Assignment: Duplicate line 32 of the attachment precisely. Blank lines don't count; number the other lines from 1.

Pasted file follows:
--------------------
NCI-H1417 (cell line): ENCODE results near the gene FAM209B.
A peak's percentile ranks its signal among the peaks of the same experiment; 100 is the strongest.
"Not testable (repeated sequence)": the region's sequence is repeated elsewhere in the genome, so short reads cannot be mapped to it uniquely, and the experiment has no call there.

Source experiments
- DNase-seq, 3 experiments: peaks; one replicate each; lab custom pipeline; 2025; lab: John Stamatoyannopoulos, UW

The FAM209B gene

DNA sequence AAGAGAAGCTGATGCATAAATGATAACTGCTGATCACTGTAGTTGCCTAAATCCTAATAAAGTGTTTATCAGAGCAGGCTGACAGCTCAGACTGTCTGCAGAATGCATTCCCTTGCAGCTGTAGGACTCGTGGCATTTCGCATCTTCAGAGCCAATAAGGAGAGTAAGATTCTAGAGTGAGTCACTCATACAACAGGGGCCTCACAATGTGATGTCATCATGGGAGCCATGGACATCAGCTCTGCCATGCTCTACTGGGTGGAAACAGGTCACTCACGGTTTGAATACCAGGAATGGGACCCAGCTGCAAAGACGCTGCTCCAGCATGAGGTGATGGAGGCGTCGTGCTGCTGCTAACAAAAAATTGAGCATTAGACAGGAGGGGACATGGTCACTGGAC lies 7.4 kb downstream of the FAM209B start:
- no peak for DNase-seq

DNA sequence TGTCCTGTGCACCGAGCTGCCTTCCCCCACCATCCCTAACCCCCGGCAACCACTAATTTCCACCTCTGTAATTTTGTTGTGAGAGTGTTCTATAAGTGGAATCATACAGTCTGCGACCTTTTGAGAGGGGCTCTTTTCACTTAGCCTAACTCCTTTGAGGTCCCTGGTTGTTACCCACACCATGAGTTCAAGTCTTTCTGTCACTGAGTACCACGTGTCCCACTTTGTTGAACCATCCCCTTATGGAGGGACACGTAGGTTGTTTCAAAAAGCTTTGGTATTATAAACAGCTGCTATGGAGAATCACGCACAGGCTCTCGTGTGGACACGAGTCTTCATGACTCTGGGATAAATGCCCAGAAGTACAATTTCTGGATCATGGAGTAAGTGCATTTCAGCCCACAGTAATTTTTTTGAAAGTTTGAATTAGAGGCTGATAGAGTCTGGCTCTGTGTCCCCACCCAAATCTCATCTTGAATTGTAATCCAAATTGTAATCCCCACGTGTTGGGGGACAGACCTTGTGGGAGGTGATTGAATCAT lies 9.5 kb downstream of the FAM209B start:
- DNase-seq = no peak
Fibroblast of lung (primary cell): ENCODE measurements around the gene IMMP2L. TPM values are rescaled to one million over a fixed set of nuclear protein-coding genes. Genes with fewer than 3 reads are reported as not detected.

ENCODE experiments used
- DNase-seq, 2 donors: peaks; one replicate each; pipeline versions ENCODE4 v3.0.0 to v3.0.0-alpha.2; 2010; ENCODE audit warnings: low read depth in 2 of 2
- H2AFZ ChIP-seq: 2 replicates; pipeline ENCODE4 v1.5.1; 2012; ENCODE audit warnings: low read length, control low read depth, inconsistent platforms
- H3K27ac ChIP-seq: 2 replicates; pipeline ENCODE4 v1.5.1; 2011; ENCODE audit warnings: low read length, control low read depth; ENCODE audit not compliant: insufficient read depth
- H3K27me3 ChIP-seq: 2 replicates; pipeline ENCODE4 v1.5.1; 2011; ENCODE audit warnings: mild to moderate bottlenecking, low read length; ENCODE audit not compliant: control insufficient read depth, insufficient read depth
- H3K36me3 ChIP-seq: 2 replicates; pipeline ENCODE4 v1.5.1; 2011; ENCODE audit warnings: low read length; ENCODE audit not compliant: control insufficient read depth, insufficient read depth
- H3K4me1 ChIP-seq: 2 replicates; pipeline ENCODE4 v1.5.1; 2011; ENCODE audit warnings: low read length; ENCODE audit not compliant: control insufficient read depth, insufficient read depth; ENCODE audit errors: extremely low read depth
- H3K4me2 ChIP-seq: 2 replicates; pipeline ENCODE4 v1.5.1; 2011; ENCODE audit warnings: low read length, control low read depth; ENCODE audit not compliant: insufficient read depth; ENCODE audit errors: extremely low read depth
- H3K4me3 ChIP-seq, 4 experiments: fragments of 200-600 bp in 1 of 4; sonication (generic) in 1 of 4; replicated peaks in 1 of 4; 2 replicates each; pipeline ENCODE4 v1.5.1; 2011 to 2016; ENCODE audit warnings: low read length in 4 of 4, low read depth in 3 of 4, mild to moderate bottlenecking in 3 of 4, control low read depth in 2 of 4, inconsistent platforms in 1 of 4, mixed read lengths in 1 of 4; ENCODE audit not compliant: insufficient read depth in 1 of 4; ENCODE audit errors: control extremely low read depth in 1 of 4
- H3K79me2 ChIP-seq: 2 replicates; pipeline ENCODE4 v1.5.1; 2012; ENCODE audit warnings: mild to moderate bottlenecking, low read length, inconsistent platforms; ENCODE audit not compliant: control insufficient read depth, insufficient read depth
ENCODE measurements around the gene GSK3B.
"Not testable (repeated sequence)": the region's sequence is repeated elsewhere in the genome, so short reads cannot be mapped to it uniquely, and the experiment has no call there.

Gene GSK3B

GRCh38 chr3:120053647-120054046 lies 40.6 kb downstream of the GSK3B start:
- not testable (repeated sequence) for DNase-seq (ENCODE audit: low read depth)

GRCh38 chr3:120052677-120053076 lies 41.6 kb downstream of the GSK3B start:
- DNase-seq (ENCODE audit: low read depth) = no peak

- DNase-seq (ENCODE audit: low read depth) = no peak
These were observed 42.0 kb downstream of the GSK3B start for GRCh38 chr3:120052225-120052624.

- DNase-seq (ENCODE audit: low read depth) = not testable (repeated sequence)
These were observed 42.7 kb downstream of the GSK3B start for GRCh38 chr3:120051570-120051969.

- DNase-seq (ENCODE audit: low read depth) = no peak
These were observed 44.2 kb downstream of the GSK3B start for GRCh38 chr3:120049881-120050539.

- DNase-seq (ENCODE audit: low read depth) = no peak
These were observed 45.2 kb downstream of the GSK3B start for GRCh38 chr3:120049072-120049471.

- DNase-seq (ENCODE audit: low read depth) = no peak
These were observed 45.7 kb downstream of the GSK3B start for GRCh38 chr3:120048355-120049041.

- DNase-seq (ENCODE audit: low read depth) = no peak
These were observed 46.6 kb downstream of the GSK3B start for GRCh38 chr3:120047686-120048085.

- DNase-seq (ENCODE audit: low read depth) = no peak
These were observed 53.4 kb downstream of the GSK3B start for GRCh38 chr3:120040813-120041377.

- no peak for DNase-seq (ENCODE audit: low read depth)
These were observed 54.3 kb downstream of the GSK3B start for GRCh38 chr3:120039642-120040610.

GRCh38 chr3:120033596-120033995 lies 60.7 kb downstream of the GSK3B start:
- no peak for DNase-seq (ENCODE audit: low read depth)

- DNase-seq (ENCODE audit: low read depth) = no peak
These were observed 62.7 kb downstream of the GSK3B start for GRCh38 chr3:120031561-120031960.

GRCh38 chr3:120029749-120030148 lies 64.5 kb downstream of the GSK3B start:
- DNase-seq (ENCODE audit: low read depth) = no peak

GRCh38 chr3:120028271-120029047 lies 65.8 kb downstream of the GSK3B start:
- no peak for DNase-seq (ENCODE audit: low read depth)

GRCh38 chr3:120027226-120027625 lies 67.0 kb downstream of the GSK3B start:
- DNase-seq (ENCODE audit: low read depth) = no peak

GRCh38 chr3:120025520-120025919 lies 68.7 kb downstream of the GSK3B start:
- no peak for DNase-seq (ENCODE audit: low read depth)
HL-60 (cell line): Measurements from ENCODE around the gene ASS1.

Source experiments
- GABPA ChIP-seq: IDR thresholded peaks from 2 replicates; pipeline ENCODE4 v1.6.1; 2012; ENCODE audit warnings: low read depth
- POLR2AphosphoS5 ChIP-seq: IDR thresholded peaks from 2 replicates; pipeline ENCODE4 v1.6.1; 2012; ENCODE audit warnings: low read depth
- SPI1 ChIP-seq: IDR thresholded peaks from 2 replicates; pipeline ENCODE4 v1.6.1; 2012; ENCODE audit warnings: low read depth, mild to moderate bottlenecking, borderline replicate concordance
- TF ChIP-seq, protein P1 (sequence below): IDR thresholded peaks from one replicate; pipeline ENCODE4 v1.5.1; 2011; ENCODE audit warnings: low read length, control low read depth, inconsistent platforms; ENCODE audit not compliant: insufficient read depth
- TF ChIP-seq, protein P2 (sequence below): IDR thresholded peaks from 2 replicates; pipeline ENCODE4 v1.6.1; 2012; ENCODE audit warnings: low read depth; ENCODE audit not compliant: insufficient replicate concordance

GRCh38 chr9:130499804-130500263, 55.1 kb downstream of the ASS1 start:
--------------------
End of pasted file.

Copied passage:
These were observed 42.7 kb downstream of the GSK3B start for GRCh38 chr3:120051570-120051969.